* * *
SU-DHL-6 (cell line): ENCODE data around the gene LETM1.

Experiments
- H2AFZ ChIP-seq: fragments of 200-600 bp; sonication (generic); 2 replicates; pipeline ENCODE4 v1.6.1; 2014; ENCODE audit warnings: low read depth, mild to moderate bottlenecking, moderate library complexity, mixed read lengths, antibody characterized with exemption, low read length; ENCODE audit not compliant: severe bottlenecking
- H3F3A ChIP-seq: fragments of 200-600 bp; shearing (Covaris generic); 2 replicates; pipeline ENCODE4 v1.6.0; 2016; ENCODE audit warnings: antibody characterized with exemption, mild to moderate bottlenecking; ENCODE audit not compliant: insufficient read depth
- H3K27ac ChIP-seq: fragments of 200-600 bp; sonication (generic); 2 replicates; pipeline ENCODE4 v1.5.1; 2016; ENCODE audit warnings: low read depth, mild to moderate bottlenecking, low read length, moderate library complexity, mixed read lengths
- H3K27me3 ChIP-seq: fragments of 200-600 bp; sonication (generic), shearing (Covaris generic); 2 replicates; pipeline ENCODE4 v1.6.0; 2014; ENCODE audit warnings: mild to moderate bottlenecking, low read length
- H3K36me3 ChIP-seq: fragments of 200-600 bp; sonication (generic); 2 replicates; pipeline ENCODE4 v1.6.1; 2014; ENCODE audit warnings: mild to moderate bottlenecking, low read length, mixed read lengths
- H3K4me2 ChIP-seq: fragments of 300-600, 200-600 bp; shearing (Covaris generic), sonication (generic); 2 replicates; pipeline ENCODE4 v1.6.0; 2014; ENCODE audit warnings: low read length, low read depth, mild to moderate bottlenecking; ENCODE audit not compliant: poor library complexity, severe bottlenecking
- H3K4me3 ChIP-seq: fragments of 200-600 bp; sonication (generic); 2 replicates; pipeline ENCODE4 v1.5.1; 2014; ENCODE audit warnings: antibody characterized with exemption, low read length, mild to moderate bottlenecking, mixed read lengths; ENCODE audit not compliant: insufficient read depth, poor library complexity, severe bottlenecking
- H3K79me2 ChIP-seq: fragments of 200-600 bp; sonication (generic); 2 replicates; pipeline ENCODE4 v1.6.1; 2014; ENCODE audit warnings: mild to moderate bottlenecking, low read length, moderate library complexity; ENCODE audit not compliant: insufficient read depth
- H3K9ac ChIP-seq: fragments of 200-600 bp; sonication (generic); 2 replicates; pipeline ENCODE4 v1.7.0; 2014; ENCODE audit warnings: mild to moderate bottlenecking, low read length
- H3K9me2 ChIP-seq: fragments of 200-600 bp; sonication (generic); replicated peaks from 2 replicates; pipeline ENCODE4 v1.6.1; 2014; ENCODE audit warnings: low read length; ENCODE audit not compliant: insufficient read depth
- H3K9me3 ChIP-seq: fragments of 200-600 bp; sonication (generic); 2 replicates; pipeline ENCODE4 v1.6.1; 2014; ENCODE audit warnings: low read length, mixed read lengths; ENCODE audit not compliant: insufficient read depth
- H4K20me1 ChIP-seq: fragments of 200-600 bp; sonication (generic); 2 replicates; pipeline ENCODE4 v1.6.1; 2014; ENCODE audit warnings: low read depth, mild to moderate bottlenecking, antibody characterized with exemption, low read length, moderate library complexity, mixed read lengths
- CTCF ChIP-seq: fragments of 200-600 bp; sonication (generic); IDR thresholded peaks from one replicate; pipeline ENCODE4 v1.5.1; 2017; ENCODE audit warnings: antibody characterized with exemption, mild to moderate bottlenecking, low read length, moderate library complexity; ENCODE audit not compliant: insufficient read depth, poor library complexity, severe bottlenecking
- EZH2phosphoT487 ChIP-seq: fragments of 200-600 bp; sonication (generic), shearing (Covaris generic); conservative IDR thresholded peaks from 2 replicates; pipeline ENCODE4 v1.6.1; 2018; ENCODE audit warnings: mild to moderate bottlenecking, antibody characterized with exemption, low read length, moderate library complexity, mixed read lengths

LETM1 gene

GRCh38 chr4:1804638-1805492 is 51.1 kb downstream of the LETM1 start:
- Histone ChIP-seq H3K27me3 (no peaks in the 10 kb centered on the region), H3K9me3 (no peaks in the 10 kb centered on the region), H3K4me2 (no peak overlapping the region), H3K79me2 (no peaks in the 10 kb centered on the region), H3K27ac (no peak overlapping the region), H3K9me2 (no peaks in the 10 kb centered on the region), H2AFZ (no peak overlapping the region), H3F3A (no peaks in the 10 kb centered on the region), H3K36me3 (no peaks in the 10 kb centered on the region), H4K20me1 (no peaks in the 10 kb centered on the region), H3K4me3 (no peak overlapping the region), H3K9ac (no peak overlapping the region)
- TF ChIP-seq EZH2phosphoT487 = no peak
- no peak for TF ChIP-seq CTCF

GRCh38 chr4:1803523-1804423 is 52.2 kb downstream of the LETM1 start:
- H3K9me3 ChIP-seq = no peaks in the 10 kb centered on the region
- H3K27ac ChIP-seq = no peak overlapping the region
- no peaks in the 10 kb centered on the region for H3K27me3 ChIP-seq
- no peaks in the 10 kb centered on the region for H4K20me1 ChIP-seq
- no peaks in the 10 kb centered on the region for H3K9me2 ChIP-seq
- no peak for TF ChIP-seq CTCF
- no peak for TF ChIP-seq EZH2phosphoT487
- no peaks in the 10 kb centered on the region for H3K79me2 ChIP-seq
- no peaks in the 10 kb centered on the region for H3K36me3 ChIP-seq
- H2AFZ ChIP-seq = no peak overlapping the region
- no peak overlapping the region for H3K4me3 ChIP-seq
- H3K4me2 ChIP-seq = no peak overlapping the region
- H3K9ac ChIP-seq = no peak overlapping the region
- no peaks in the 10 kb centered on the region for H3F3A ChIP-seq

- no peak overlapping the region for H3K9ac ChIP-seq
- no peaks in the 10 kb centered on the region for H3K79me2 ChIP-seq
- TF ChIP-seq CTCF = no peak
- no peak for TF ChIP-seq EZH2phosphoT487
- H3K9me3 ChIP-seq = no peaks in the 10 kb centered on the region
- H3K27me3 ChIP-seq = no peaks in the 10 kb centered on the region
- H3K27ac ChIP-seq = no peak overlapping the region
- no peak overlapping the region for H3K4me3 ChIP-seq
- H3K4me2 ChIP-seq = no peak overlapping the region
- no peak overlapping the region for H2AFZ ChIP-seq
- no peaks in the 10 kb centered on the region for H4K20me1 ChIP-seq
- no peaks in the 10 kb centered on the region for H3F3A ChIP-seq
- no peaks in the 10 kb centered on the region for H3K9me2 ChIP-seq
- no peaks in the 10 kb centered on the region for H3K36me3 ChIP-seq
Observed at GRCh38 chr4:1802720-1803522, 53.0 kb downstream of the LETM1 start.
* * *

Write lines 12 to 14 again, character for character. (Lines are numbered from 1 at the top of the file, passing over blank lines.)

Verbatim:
- H3K9me2 ChIP-seq: fragments of 200-600 bp; sonication (generic); replicated peaks from 2 replicates; pipeline ENCODE4 v1.6.1; 2014; ENCODE audit warnings: low read length; ENCODE audit not compliant: insufficient read depth
- H3K9me3 ChIP-seq: fragments of 200-600 bp; sonication (generic); 2 replicates; pipeline ENCODE4 v1.6.1; 2014; ENCODE audit warnings: low read length, mixed read lengths; ENCODE audit not compliant: insufficient read depth
- H4K20me1 ChIP-seq: fragments of 200-600 bp; sonication (generic); 2 replicates; pipeline ENCODE4 v1.6.1; 2014; ENCODE audit warnings: low read depth, mild to moderate bottlenecking, antibody characterized with exemption, low read length, moderate library complexity, mixed read lengths